For advice on mental health and incapacity law contact our Advice Line.
Watch our film about our visits below.
What do we monitor?
We monitor the Mental Health (Care & Treatment) (Scotland) Act 2003 and the welfare parts of the Adults with Incapacity (Scotland) Act 2000.
The law says that the people providing care and treatment must let us know if a person has been:
We check the paperwork we receive and let the professionals responsible, and the person concerned, know if we think there is a problem. If our monitoring work shows up a serious problem, we might follow this up through a visit or an investigation.
We pull together and analyse the information we receive to create a picture of how these laws work regionally and nationally. We publish annually information on trends and provide data that allows health boards and local authorities to compare their use of the law against other parts of Scotland.
We will produce statistics and analysis on the use of mental health and incapacity legislation within six months of the end of the year.
As well as producing general monitoring and trend data on the use of mental health and incapacity law, we also produce themed visit reports on areas of care and treatment where we have particular concerns. These monitoring reports identify any issues with the way the law is used. We highlight these issues, and recommend changes, to policy makers and service providers.
We also visit a sample of people on guardianship orders.
A list of Mental Health Act and Adults with Incapacity forms, including RES forms, ADM forms and Appendix A and E.
If we think that someone with a mental illness or learning disability is not getting the right care and treatment, we will look into it.
We may conduct an in-depth investigation, if we believe there are valuable lessons to be learned across Scotland.
We are particularly keen to investigate when we think other people may be having similar problems, and where there have been mistakes that we feel other professionals could learn from. We want to help make sure the same things don't happen again to other people in similar circumstances. Sometimes, after initial investigations, we find nothing of concern. Other times, we want to look further into the case.
When we do this we publish the results and recommendations from our investigations. We then follow up with services to find out what changes they have made in response to our recommendations.
We usually find out about cases through our visits to individuals or services. We might also follow up on a call to our advice line, or if we see something in a individual's paperwork that concerns us.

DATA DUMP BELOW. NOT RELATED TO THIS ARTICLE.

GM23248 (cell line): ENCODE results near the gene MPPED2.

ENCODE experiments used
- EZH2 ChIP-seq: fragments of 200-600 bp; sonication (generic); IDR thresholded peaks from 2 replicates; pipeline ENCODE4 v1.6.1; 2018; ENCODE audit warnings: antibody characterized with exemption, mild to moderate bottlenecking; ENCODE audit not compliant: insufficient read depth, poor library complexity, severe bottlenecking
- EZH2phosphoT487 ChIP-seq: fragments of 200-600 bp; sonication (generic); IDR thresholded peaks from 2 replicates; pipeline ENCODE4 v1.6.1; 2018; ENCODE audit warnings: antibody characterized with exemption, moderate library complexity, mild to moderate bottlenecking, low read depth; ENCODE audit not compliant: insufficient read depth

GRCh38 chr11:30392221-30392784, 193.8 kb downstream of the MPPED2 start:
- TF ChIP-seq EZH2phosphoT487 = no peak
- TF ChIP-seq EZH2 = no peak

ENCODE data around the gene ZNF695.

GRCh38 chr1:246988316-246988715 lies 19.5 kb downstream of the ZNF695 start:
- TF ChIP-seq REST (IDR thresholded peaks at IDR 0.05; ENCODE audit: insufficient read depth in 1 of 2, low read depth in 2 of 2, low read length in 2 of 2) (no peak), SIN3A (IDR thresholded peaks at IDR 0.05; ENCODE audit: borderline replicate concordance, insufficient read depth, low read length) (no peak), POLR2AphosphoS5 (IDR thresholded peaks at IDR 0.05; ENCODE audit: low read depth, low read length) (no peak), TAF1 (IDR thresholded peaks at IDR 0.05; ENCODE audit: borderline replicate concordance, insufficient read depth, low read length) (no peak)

Most of the time we can deal with issues by talking or writing to people, saying what our concerns are, and asking for certain actions to be taken.
If we are very concerned about an individual's care and treatment, and think that their case highlights wider concerns within the health, social care or justice system, we may decide to investigate further.
When this happens, one of our practitioners will take the case to our Operational Management Group. The group will discuss the case and decide whether a full investigation is required and what form that investigation will take. An investigation team will be set up to gather and review information.
We review individual case notes. We will ask for copies of all relevant health and social care files. Our review of files may be supplemented by correspondence with the professionals responsible for the person's care and treatment.
If the causes are not clear, or if there are conflicting views of what happened, we might decide to conduct recorded interviews with the people involved. A Commission practitioner will also talk to the person, or people, concerned and/or their family and carers to find out their views on what went wrong.
Our investigation team will review the evidence, put together a picture of what happened, suggest where things went wrong, and make recommendations for change. A report will be published and sent to the organisations that we think need to review and respond to our recommendations.
We carry out an investigation when we believe something may have gone seriously wrong with an individual's care and treatment. Here you can view all of our investigation reports.
If you need information or advice about your rights in relation to mental health care and treatment, or you are concerned about someone else's rights and welfare, we will try to help.
If we cannot help directly, we can refer you to other organisations who should be able to.
We give advice and information about rights and best practice in relation to two laws:
Our website provides answers to questions that patients and members of the public, carers, and professionals have asked us. The Scottish Government has a series of Mental Health Act Topic Guides on different aspects of the law and how these might affect you or someone you know.
If you are concerned that your care and treatment is not in line with what the law says, please contact us. We may be able to help put things right.